The idea of training teachers to shoot has been met with mixed reactions across America. The National Education Association, the country’s largest teachers’ foyer, is against it. After the Parkland shooting, 14 states is moving forward bills to allow educators to be armed, but only one of them- Florida- passed the law. Students involved in the nationwide March for Our Lives initiative have expressed concerns about the proposals.

In Utah, at a suicide prevention meeting, many feel a suicide-focused strategy would help deal with school shootings.” Most mass shootings have been driven by suicidal ideation ,” says Craig Bryan, an assistant professor of clinical psychology at the University of Utah.

Cathy Barber, another member of the suicide prevention squad and an academic at the Harvard School of Public Health, believes that political polarisation between left and right has fueled an inability to move forward on firearm reform.” Sometimes I feel good-hearted anti-gun groups think agreeing to focus on suicide means they’ve confessed to the handgun hall ,” says Barber.

But while handgun lobbyists in the room are happy to discuss suicide prevention, discussions around police-on-citizen shootings, gang violence and mass shootings seem less welcome.

Catherine Voutaz, a mother who recently lost her 15 -year-old son Chandler to suicide, was surprised and disappointed to discover that Chandler’s school district expended grant money on training for live intruder drills.” Mass shootings make up a tiny proportion of gun demises ,” Voutaz says, outside the session.” Most people don’t even recognise how big a problem suicide is, because of the media focus on school shootings .”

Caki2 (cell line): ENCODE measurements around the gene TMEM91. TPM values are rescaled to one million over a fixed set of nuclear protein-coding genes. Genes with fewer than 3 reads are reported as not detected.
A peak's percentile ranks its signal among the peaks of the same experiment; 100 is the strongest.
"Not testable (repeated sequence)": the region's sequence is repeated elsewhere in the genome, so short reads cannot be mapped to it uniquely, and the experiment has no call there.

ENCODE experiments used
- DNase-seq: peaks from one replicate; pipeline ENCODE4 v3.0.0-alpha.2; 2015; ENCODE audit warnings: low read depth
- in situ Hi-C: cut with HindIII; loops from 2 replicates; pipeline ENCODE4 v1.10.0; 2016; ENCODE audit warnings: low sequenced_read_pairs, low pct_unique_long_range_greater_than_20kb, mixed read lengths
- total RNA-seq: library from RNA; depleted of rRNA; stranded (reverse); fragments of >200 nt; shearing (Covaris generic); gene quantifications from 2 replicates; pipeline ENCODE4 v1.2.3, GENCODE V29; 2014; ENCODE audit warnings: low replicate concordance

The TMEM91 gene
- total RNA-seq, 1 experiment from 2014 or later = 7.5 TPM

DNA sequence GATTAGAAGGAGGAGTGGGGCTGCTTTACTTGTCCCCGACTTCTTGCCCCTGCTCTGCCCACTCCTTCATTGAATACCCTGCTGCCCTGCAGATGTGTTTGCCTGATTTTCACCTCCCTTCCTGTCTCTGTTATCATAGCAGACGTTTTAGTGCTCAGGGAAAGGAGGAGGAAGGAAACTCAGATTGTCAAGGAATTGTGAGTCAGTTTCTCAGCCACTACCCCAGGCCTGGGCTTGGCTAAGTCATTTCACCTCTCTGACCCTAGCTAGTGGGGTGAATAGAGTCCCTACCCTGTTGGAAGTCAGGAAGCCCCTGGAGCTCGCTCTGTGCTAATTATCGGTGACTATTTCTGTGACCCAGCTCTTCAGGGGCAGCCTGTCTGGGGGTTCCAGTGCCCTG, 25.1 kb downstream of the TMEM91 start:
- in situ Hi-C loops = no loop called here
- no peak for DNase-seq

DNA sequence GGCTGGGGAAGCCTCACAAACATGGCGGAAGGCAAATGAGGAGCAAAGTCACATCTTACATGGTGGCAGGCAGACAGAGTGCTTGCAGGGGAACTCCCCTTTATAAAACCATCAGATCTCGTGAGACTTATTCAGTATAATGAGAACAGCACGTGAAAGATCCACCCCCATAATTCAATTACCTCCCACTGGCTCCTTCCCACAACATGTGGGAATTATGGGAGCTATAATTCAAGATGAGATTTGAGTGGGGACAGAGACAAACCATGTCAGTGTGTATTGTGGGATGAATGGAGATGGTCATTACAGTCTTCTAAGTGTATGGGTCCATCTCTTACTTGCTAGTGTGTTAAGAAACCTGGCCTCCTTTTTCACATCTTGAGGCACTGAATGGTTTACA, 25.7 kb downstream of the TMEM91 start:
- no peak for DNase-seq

While training teachers to shoot has been one of the more controversial recommendations for solving school firearm violence, it’s not the only option being discussed. Trump’s national school safety commission has been tasked with looking at everything from video games to how journalists encompass mass shootings. Schools across the country are installing facial recognition systems, metal detectors and more police officers in schools.

A newspaper target at the shooting class for educators. Photo: Mikayla Whitmore for the Guardian

The effectiveness of such police officers- called school resource policemen, or SROs- is debated. While Scot Peterson, the police officer at Parkland, became a figure of national hatred and ridicule for not entering the building where Nikolas Cruz was shooting students with an attack rifle, many pointed out there was little he could have done against an AR-1 5.